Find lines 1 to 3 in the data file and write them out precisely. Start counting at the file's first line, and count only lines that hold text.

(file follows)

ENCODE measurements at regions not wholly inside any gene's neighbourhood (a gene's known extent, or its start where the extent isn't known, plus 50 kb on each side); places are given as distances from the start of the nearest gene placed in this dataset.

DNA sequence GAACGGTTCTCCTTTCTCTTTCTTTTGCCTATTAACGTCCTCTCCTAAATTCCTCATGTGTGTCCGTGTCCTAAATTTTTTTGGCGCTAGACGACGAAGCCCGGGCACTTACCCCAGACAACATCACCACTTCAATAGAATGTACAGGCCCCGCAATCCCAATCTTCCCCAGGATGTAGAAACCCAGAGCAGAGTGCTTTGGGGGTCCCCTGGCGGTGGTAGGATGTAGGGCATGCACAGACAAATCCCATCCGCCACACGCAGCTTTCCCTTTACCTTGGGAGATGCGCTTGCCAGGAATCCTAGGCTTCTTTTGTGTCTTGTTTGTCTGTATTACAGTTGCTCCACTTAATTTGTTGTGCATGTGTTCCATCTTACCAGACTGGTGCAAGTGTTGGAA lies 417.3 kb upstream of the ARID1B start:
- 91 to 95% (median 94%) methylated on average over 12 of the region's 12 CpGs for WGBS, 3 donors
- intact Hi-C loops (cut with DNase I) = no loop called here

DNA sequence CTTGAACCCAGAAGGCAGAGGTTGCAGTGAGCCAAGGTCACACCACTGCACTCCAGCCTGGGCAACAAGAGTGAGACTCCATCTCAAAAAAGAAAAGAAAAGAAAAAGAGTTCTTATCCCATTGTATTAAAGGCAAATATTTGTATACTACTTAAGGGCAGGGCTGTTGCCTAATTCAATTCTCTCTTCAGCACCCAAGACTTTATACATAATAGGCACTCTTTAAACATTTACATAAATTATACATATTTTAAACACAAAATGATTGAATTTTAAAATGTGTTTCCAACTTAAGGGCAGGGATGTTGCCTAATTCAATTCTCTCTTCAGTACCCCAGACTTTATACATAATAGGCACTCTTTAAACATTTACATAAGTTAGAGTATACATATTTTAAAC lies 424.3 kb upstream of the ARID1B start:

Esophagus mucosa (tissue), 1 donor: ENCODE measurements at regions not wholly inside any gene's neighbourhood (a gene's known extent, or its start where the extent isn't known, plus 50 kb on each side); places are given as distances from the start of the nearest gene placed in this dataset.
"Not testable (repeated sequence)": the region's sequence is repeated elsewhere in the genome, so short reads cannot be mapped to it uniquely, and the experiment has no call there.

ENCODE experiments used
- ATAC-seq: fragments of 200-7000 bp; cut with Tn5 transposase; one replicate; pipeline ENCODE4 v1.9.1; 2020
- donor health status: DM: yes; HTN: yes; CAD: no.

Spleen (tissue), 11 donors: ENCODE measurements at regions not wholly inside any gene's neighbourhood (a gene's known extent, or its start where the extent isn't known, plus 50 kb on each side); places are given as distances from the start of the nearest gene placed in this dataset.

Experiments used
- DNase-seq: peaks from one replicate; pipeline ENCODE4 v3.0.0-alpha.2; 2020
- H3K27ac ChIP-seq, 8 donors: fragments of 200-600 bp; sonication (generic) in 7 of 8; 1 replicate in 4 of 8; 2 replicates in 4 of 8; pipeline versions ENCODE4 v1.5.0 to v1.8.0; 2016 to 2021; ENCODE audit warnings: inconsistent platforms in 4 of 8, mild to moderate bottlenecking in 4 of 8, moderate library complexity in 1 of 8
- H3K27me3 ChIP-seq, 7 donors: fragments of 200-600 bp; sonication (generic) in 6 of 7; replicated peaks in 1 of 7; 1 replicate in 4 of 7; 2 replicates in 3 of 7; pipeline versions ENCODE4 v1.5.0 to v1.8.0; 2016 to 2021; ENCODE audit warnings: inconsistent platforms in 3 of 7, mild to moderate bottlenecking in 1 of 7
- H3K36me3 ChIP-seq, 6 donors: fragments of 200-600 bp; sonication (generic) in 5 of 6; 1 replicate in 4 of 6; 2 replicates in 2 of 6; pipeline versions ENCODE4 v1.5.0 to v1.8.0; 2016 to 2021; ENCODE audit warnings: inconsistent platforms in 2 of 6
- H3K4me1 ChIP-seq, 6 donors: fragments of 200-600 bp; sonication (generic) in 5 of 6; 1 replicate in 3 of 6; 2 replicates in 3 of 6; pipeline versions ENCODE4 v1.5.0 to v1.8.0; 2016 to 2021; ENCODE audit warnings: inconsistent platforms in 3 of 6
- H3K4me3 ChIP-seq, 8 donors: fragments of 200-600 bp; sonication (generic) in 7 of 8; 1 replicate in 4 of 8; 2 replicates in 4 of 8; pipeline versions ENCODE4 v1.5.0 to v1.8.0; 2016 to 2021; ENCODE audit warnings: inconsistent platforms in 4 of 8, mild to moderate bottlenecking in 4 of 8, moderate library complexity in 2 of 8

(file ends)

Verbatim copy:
ENCODE measurements at regions not wholly inside any gene's neighbourhood (a gene's known extent, or its start where the extent isn't known, plus 50 kb on each side); places are given as distances from the start of the nearest gene placed in this dataset.

DNA sequence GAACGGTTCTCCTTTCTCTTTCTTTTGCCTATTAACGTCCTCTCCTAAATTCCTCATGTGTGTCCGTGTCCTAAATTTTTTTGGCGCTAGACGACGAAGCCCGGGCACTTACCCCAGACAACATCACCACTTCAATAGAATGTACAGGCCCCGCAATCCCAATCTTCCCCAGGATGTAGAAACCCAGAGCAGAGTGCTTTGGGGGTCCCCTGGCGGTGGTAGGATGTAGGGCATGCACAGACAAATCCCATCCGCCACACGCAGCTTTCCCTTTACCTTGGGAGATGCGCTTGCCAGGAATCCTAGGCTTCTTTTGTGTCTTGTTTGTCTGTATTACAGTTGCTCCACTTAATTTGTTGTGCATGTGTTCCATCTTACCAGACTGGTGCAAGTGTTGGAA lies 417.3 kb upstream of the ARID1B start:
- 91 to 95% (median 94%) methylated on average over 12 of the region's 12 CpGs for WGBS, 3 donors